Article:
Remembering A Friend

We lost a friend this morning.

I was 24 when I met him as a colleague. He was a senior. But we immediately became friends as if we had always been together. Our friendship was a natural extension of ourselves. He spoke good English. I looked up to him to fine-tune my language. I enjoyed his company. He spoke with a vocabulary which was beyond my reach. He made me at ease and helped me learn. He did crossword puzzles and that made him a demi-god to me. He taught all about it to me. I had another peer colleague who is as good with language. Hence we became three-some awesome friends. This senior guy was just then married. When his mom was with him at home, he used to take us to feed us, the bachelors. If not, he used to invite us saying we had to be guinea pigs as his new wife learned to cook and gave us wonderful food made by his wife. He included us when we were in town to the dinner outings that he took his wife to. He had a car and four of us always went out in that red maruthi car. We always went to that town knowing well we had a bro and a home.

We had many funny moments. He was good at catching me with my inadequacies and teased in a way that I enjoyed them the most. He taught me humour. He taught that the definition of humour is that the person at whom it is aimed at should be able to enjoy it the most. This taught me good humour.

His was the first car that I got into and drew my inspiration to make it a senior(car was a senior’s privilege) by hard work. When I got mine, I told him that. There was a day when we ran out of petrol in his car. For years to come it became a starting point to remember those old days. Once we drove up a hill with the hand-brake on and we came to know about it when we smelt the smoke of the tyre. On all occassions he was solid with his humour. I could have never learnt to think when in distress if not for his kind of humour.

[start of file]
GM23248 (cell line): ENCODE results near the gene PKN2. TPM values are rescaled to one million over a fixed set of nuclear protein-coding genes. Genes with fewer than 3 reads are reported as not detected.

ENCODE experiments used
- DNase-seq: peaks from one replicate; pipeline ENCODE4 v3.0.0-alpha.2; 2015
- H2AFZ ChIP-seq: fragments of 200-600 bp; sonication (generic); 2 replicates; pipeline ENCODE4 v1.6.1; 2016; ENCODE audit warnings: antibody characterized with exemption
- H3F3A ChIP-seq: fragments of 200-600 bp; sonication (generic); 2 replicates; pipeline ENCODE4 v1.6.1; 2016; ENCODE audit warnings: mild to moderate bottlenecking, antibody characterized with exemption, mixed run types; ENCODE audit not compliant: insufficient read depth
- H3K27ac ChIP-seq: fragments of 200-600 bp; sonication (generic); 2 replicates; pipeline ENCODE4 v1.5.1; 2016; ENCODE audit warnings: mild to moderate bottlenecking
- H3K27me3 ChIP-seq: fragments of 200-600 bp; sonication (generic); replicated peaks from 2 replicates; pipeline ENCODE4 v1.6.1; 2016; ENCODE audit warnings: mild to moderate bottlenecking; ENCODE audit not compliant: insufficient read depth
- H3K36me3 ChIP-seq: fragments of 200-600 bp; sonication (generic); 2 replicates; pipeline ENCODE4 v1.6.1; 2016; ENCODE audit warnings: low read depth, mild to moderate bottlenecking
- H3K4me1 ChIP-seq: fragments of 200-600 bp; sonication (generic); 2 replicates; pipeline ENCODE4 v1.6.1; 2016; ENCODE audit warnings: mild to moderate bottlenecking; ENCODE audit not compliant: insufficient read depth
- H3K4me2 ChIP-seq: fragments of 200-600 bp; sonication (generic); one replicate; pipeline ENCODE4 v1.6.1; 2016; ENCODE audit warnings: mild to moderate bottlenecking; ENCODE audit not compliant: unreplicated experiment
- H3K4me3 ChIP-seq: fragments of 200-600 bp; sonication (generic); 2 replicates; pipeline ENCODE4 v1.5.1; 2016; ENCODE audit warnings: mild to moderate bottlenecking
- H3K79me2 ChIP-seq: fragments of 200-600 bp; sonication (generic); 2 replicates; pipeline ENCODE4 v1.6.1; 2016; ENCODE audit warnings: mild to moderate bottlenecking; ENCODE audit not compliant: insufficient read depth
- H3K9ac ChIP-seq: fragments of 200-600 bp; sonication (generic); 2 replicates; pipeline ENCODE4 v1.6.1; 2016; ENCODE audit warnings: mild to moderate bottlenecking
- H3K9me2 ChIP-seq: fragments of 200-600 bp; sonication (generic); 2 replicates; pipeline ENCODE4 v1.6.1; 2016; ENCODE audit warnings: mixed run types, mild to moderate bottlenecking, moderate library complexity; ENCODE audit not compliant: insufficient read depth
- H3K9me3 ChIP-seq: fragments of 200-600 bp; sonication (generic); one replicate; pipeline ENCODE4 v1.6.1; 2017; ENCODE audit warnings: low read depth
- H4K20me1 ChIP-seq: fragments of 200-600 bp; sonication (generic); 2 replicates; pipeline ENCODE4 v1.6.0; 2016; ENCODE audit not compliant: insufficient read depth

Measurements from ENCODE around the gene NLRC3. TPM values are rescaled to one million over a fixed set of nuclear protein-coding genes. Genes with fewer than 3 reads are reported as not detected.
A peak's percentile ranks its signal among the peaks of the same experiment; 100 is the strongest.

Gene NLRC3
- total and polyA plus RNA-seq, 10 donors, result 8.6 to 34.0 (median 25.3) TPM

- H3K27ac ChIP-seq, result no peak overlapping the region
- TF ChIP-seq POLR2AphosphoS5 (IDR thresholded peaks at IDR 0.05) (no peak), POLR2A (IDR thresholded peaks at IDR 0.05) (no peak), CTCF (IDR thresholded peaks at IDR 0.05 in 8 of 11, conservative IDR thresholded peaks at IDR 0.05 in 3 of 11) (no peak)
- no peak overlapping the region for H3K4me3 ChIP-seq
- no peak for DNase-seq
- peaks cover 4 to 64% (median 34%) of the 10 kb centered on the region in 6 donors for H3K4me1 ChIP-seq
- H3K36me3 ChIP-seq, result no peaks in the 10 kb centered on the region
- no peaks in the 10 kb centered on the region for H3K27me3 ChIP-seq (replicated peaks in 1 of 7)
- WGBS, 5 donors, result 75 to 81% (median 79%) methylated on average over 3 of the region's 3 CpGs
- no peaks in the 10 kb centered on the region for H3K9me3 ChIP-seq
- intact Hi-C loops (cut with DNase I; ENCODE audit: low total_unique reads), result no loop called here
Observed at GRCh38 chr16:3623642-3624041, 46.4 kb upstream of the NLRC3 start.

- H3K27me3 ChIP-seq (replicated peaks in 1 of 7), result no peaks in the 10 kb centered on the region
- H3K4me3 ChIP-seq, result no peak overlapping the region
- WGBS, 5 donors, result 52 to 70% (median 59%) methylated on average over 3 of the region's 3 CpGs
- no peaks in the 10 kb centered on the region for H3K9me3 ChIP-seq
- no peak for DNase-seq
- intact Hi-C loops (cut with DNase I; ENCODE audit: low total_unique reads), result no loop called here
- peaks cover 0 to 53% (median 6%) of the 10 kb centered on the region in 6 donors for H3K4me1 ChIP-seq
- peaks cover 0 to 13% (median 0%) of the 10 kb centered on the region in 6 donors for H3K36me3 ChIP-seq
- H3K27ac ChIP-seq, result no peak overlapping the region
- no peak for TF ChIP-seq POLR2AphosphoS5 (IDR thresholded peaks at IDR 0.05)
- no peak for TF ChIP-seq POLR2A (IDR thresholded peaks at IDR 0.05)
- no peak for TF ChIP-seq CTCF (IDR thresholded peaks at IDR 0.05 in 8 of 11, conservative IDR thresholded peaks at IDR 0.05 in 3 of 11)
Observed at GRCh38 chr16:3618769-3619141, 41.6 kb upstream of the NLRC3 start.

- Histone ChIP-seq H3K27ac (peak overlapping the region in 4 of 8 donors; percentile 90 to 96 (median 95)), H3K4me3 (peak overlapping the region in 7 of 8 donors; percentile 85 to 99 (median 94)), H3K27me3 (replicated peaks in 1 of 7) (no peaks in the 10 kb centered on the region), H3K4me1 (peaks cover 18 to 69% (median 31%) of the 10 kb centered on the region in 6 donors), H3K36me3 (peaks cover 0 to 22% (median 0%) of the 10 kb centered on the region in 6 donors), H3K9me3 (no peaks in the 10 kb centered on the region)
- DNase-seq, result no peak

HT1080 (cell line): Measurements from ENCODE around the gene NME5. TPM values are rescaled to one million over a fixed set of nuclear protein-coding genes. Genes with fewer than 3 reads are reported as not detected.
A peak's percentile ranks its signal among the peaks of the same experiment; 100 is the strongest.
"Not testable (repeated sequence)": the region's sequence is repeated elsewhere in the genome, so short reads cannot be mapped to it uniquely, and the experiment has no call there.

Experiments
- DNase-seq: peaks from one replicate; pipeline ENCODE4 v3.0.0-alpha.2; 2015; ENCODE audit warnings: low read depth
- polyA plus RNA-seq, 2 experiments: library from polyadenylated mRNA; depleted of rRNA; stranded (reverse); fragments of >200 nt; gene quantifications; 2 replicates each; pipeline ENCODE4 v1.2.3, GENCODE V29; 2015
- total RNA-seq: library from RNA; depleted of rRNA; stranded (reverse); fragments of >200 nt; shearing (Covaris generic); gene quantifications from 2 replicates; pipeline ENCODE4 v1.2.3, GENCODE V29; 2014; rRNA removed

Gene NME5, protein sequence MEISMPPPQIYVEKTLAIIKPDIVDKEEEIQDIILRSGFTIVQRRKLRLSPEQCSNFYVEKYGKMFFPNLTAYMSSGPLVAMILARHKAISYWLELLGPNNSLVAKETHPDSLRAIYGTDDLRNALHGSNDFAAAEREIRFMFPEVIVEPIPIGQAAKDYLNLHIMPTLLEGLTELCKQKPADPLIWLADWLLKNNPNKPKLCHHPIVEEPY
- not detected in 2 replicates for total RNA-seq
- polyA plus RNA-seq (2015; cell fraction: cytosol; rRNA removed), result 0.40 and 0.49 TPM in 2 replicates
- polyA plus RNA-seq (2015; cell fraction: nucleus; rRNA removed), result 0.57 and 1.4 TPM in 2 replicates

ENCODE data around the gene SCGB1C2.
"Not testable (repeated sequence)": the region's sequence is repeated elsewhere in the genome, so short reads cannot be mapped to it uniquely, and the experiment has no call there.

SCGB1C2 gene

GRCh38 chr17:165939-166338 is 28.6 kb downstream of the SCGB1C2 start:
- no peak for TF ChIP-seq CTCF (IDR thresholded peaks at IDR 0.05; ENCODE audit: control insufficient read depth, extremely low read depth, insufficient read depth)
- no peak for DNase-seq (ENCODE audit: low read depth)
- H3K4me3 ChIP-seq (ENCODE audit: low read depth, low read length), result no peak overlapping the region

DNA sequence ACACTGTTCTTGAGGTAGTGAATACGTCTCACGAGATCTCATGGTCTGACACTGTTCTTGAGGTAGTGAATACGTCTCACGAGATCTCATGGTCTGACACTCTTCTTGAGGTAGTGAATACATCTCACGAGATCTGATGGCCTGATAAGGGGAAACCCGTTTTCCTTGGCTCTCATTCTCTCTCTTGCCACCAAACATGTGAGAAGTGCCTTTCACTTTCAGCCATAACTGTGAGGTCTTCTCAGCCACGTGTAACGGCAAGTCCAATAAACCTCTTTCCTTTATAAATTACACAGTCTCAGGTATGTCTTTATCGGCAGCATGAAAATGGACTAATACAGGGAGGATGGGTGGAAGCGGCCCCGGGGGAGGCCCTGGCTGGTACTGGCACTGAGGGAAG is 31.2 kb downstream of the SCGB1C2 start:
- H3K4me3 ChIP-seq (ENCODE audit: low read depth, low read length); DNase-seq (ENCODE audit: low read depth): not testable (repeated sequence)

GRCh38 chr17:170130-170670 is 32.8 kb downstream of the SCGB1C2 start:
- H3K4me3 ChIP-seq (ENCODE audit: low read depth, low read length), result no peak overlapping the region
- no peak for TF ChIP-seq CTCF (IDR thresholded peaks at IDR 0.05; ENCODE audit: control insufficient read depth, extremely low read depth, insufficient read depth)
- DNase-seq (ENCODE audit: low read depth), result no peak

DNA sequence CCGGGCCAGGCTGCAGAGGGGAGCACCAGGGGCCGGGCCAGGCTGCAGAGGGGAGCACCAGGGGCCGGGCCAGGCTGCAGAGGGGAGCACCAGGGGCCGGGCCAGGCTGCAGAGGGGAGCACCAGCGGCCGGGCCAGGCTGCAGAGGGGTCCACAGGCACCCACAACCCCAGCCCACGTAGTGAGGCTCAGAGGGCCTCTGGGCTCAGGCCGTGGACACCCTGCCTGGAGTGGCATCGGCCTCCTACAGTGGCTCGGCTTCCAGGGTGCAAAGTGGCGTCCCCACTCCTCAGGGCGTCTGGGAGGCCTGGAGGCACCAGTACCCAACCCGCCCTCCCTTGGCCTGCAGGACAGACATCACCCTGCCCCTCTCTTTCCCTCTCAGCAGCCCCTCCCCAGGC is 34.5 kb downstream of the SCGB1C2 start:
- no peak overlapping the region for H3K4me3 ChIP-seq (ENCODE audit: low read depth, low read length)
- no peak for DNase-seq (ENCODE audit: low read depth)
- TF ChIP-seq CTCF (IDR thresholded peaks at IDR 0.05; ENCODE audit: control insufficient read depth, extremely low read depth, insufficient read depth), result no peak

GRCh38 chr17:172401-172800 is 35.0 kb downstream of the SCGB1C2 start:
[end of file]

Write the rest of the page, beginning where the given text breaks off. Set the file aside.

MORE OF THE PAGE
He was big. A well-built man. Big eyes. Quick tongued humour. Impeccable language. A soft heart. Sincere in relationships. Better than a reel hero in looks, and a real hero as a person.

He accepted a special programme initiated by the company in those days. When I inquired as to why he accepted it, he told me that he heard about the markets of the special programme, and since it was closer to the station that I was based, he took it. His thoughts floored me. All the time during the special programme visits, we had a gala time. He was liked by many to the extent that some of the seniors were even possessive to let us be his friends with the same closeness. That only increased our love for him.

I met him a few years before at his house function. Same big hug. Same warmth. Same humour. I shall just remain with those thoughts forever.

I never thought, with the kind of healthcare in this age, genetic predisposition can strike someone with lame things like heart attack.

My prayers to Lord Renganatha to give strength to the family and all of us, friends, to cope up with this huge loss.

Last but not the least, thanks to the common friend who thought of me(after all these years) and informed me the news. Thanks buddy that you understood our friendship, and how close I was to him.

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  1. Very touching to go through the account of your friendship and then fine moments. Humankind is blessed with this wonderful phenomenon called friendship which knows no barrier. You could have mentioned his name as a matter of tribute.
    May his soul rest in peace!

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